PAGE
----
Agricultural Engineering: A World of Opportunity

Careers Advice
28 August 2015 | Careers Advice | thomas thomas

alastair-taylorThere has never been a better time to be an agricultural engineer. Global food security is at the forefront of government thinking and more and more resources are being channelled into research and development.

The population is growing, farming land is shrinking and climate change is impacting upon primary food production. We are at great risk of running out of food, something needs to be done and engineers and technologists are fundamental to providing the solutions to these challenges. Think of Agricultural Engineering and the first thing that comes to mind is likely to be tractors, farm machinery, and big combine harvester working across the prairie.

There is a range of wonderful career opportunities with global companies such as AGCO, John Deere, Claas, Lely and Case New Holland. As machines have become bigger and ever more complex, the need for new technologies is greater.

With autonomous vehicles, robotics, the use of sensors to monitor all aspects of machine operation, there is a wide range of jobs and careers for engineers at all levels. What makes Agricultural Engineering unique is the way it brings biology and engineering together.

The term Biosystems engineer is now used around the world to describe technologists who work in this important field of work - You could be one of these!

Visit to read about the jobs people do in this specialism.
Agricultural Engineering is a very multi-disciplinary field attracting mechanical, chemical, electronic, civil and computer engineers.

eng1Perhaps you are one of these. If you are graduating as an engineer, you may be thinking of a career in the automotive industry, aerospace, or perhaps transportation engineering.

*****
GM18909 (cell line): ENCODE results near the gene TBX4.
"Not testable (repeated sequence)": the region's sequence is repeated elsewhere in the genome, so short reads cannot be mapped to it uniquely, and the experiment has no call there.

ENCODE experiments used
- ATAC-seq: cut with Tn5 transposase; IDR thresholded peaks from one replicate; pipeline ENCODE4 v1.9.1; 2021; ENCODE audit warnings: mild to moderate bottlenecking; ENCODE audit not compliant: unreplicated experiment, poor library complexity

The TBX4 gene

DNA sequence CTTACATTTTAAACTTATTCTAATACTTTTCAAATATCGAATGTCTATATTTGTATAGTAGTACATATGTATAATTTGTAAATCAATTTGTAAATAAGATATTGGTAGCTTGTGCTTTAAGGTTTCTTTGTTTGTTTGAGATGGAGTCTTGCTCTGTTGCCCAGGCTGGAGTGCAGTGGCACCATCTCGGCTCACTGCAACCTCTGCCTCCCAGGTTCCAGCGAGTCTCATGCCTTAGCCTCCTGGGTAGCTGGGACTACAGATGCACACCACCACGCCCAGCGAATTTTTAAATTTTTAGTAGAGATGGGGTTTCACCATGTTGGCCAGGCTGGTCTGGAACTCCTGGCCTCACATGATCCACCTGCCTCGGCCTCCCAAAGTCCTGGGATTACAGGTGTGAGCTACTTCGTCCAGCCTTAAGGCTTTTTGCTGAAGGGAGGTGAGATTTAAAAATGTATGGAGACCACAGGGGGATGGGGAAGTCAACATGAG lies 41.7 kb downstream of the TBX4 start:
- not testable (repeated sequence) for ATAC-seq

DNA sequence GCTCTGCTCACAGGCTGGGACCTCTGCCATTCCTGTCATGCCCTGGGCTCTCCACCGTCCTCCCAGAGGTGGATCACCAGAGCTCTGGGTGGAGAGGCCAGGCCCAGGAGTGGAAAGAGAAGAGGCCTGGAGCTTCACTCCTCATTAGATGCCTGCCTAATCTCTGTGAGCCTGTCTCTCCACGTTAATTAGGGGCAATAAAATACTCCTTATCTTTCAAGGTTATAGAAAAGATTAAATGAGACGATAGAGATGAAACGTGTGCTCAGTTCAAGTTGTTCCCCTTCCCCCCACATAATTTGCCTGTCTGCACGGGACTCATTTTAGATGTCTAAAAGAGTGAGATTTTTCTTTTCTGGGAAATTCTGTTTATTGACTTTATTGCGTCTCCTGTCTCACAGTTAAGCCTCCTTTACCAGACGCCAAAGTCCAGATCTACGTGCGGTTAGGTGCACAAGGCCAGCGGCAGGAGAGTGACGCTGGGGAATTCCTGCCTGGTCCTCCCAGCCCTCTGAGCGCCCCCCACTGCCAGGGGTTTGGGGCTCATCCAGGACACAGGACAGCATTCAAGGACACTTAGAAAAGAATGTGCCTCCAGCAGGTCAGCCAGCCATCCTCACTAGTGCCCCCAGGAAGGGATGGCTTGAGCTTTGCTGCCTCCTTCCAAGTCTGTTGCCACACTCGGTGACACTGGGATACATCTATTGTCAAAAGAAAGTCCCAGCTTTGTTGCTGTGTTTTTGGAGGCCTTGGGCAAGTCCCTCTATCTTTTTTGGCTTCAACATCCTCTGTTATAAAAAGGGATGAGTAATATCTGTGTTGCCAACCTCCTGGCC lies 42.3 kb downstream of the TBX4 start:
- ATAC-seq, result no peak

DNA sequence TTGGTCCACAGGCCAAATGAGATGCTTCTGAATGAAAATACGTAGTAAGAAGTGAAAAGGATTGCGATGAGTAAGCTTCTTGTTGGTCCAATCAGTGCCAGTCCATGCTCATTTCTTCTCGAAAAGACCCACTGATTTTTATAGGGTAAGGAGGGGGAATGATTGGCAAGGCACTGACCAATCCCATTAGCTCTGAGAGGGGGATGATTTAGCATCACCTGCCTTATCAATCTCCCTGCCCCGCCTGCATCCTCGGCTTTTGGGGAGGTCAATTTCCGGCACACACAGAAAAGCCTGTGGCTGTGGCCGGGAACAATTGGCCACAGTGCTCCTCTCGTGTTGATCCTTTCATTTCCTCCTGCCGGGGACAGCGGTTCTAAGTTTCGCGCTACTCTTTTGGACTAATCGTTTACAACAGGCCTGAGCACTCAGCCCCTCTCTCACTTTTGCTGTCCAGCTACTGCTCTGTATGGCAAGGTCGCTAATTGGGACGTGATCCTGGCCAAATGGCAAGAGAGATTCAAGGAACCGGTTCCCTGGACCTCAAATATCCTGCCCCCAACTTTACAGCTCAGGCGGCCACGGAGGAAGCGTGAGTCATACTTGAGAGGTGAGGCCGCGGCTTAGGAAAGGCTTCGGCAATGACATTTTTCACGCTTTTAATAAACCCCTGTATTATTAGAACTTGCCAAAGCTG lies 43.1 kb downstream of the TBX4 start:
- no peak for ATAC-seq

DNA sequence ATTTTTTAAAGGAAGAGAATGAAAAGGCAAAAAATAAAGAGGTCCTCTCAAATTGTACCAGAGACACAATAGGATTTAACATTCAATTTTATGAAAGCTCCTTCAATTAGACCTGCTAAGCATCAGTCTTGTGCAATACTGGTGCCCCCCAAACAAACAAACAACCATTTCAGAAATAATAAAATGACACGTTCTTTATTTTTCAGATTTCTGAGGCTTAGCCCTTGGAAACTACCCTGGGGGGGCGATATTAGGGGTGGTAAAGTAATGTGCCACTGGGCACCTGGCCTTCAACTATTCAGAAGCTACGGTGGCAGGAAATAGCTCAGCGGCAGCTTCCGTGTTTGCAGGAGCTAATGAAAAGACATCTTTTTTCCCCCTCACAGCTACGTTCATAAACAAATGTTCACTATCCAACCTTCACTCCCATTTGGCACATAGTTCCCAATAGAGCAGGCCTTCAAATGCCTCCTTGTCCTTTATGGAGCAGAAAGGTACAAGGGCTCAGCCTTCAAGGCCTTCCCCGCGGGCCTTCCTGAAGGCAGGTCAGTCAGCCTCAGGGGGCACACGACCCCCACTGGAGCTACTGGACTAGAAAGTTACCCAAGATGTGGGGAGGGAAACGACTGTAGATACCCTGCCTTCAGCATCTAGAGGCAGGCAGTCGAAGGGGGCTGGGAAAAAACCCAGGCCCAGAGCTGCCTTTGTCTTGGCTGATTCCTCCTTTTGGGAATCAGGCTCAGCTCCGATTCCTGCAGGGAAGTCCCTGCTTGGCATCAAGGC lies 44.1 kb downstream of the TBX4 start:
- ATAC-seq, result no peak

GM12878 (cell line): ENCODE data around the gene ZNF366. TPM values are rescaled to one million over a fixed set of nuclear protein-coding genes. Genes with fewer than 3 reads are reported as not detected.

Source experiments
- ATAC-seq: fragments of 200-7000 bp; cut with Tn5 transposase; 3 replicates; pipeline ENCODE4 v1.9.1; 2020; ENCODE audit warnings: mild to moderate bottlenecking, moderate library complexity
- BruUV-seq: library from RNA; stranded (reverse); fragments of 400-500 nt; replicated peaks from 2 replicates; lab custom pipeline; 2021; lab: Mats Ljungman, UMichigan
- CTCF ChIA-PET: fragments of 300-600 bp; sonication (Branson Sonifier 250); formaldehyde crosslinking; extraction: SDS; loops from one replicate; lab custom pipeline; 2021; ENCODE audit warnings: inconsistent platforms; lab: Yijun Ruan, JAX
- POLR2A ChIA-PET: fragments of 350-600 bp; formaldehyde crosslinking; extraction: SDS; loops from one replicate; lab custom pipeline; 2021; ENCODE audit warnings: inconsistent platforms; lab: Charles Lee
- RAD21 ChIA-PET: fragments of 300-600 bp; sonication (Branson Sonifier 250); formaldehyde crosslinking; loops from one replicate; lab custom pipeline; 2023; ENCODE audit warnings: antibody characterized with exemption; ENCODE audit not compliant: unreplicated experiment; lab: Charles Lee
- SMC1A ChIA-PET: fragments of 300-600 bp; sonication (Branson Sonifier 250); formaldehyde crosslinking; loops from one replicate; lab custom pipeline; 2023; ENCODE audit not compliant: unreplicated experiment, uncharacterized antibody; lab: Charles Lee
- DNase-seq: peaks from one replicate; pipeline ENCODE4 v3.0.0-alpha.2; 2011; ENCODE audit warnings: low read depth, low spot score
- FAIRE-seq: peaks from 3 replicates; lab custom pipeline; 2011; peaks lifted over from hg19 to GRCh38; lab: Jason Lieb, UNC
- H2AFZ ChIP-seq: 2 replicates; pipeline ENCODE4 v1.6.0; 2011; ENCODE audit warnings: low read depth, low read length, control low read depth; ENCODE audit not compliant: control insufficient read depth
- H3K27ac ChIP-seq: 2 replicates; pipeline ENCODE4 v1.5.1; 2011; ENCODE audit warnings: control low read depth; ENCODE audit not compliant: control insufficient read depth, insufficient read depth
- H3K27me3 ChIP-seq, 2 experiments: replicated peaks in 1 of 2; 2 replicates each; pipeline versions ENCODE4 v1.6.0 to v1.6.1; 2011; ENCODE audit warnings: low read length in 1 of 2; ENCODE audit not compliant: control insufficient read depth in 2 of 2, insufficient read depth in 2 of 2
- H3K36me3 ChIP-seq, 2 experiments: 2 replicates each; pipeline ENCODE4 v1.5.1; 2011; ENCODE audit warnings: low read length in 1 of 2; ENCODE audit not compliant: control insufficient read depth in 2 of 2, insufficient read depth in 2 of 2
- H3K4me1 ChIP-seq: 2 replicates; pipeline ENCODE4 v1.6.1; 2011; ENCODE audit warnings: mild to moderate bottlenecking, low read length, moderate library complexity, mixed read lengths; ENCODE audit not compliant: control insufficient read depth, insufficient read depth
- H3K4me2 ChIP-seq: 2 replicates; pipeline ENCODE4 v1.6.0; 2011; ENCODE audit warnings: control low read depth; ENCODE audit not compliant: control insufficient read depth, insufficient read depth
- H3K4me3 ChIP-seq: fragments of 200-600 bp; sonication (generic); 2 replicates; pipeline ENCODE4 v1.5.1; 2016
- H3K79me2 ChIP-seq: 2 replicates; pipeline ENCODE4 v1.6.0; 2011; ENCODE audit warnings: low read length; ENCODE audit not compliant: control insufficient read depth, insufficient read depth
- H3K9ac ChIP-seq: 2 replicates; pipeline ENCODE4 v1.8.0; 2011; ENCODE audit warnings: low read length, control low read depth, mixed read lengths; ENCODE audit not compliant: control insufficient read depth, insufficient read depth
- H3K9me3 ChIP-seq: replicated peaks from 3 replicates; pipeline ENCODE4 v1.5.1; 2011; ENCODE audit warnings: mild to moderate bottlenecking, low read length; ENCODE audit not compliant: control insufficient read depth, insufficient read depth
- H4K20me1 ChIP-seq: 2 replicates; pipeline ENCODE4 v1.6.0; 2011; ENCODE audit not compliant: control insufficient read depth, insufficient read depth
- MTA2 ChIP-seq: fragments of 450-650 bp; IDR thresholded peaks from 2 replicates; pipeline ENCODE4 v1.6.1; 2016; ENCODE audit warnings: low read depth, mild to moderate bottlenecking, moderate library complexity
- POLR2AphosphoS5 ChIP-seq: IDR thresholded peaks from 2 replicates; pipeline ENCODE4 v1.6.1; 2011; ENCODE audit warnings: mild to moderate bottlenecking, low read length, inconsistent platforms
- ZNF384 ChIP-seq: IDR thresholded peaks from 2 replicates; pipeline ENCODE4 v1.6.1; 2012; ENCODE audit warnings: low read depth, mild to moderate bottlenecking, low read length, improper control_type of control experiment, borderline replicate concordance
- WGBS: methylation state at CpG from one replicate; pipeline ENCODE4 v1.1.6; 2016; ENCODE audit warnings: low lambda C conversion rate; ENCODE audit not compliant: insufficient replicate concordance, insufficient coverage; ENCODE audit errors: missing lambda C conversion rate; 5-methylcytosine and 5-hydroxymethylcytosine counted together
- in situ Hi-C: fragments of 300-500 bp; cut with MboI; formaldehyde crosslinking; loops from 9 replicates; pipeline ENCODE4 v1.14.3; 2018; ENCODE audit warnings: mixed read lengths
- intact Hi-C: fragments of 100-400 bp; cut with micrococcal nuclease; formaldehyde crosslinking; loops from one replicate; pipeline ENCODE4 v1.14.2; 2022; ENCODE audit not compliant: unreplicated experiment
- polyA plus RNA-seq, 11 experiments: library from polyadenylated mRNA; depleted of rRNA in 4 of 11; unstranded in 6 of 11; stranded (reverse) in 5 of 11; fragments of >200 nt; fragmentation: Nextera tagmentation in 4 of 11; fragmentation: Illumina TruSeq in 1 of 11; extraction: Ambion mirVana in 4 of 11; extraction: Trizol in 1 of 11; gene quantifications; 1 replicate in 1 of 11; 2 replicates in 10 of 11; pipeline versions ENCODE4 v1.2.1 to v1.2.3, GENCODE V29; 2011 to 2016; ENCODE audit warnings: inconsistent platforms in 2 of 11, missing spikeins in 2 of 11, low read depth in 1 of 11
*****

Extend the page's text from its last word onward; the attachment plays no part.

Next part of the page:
However, Agricultural Engineering offers many wonderful career opportunities and in many cases, the technology exceeds, or is every bit as exciting, as the technology you will find in the automotive aerospace and wider technology industries.

Why don’t you do your own research to find out – you will be amazed. Electronics engineers might find themselves writing computer code to link sensors on machines with satellite technology to map yields, monitor soil condition, or measure the position of the machine through GPS.

The precision farming agenda is growing in importance and brings many career opportunities for electronic engineers to use their skills in computer application. There will always be a need for design engineers. Farm machinery is very complex and requires skilled design. The weight of these machines need to be reduced as they are often too heavy and have a negative impact upon the condition of the soil across which they travel.

eng2Lighter and more efficient machines are needed. Innovative design engineers will help to develop these. There truly is a world of opportunity available to those engineers and technologists who would like to work with the land producing food. There never has been a more exciting time to get involved. Governments are putting in money to support research and development so now is the time to consider a career in Agricultural Engineering. This is a career choice you will never regret. 

Download the following booklet on Landbased Engineering, published by the Landbased Education and Training Committee (LE-TEC), here.


Written by Alastair Taylor, Chief Executive Officer at Institution of Agricultural Engineers (IAGRE). You can find out more about Alastair, by connecting with him on LinkedIn.

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